Malaria is caused by a protozoan parasite, Plasmodium falciparum, which is responsible for over 500,000 deaths per year worldwide. Although malaria medicines are working well in many parts of the world, antimalarial drug resistance has emerged as one of the greatest challenges facing malaria control today. Since the malaria parasites are once again developing widespread resistance to antimalarial drugs, this can cause the spread of malaria to new areas and the re-emergence of malaria in areas where it had already been eradicated. Therefore, the discovery and characterization of novel antimalarials is extremely urgent. A previous drug screen in Dr. Chakrabarti's lab identified several natural products (NPs) with antiplasmodial activities. The focus of this study is to characterize the hit compounds using Principal Component Analysis (PCA) to determine structural uniqueness compared to known antimalarial drugs. This study will compare multiple libraries of different compounds, such as known drugs, kinase inhibitors, macrocycles, and top antimalarial hits discovered in our lab. Prioritizing the hit compounds by their chemical uniqueness will lessen the probability of future drug resistance. This is an important step in drug discovery as this will allow us to increase the interpretability of the datasets by creating new uncorrelated variables that will successively maximize variance. Characterization of the Natural Product inspired compounds will enable us to discover potent, selective, and novel antiplasmodial scaffolds that are unique in the 3-dimensional chemical space and will provide critical information that will serve as advanced starting points for the antimalarial drug discovery pipeline.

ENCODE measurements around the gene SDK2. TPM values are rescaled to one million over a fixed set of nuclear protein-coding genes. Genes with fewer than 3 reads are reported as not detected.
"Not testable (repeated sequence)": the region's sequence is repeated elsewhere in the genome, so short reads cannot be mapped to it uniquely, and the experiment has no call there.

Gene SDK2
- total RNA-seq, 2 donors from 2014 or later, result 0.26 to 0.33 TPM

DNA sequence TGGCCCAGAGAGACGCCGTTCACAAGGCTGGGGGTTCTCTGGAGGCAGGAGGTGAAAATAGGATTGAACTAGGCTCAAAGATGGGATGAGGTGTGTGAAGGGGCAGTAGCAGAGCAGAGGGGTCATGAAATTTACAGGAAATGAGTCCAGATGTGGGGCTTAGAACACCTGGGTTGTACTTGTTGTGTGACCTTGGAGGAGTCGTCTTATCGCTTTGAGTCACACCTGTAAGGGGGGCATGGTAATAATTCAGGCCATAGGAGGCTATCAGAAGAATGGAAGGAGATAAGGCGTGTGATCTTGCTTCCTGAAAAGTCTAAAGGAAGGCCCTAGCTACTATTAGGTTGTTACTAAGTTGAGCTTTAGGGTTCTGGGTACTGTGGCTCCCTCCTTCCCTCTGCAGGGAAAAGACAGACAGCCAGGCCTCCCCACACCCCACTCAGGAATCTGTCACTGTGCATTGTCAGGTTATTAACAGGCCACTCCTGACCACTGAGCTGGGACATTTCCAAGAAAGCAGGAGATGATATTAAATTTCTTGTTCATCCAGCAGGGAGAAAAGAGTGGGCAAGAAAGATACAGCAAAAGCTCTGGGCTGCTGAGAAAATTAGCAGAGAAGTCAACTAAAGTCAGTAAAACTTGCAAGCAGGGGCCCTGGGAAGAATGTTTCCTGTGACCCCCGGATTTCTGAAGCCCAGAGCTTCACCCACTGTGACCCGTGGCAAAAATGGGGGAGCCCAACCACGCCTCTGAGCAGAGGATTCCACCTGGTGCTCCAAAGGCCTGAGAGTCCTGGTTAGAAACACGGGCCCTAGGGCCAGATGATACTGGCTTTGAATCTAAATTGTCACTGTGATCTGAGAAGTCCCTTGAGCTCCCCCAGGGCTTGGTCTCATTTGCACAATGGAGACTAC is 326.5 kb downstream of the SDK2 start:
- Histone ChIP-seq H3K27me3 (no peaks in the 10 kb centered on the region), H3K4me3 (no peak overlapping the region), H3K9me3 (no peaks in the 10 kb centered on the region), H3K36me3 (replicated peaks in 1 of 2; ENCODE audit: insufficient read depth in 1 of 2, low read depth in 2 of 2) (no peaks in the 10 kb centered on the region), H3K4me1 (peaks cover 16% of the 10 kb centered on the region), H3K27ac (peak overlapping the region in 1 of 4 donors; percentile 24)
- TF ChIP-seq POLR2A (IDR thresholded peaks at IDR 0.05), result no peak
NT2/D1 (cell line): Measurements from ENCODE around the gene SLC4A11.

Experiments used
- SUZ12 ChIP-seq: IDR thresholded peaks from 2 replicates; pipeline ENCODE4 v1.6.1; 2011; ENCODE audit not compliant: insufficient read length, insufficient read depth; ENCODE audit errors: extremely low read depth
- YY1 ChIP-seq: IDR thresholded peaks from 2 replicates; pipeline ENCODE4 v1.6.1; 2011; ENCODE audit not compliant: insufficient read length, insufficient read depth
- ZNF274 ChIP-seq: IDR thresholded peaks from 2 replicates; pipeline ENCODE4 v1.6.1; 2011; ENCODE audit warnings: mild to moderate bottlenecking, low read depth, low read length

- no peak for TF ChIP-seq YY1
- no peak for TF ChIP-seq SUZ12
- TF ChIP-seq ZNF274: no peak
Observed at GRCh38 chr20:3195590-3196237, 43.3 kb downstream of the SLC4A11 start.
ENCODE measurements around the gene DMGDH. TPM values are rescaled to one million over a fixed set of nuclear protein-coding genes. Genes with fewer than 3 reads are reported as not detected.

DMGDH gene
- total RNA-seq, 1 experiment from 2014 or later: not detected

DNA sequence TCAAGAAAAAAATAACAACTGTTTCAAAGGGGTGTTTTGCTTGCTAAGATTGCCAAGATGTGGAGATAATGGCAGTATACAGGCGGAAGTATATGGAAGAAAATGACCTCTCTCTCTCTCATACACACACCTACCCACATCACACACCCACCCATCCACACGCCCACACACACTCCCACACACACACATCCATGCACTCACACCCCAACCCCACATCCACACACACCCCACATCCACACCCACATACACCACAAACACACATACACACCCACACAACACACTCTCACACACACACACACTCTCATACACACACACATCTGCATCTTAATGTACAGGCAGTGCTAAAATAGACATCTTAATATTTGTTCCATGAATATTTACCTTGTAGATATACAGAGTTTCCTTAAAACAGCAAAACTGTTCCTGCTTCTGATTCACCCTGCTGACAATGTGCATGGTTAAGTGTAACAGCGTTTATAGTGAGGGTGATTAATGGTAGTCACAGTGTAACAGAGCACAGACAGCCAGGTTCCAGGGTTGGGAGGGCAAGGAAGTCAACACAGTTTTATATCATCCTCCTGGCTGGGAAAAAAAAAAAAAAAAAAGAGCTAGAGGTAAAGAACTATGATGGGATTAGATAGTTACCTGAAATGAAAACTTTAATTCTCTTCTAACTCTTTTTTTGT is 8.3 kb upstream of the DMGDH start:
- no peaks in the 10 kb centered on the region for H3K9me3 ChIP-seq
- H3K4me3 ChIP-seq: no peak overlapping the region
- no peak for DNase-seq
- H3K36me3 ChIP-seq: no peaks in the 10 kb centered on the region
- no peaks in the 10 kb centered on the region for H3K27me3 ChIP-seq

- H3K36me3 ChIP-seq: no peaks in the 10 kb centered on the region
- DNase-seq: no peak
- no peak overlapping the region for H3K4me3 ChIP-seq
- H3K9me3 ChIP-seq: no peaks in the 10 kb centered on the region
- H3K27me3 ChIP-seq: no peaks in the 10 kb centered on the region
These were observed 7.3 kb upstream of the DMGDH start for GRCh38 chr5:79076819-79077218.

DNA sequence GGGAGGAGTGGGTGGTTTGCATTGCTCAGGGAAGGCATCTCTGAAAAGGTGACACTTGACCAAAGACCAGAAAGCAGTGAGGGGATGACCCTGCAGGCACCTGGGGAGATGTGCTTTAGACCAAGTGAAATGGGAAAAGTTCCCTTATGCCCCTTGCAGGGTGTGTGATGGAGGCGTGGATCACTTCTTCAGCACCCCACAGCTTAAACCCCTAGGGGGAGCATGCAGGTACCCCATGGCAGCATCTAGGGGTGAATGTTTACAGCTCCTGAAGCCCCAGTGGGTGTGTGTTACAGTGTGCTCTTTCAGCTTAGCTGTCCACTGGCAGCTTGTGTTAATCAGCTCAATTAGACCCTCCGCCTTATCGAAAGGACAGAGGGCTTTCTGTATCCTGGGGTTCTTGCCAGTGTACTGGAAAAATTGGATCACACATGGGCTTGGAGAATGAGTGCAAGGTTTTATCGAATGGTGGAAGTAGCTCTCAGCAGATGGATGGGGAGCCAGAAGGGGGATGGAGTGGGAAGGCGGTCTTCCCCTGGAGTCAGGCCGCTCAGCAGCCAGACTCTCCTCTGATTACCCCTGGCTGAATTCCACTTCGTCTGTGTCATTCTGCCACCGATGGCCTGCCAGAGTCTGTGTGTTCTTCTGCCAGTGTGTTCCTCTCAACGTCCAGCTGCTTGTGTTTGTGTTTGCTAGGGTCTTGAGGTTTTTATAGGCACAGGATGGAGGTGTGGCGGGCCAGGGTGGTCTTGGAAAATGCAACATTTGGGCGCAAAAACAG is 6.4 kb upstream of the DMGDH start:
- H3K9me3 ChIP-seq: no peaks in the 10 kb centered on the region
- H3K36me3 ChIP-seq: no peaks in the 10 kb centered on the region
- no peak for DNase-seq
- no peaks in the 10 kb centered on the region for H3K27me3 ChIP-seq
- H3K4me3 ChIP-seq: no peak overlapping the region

Bachelor of Science (B.S.)
College of Medicine
Burnett School of Biomedical Sciences
Orlando (Main) Campus
Length of Campus-only Access
Balde, Zarina Marie G., "Characterization of Novel Antimalarials From Compounds Inspired By Natural Products Using Principal Component Analysis (PCA)" (2018). Honors Undergraduate Theses. 405.
Restricted to the UCF community until 11-1-2023; it will then be open access.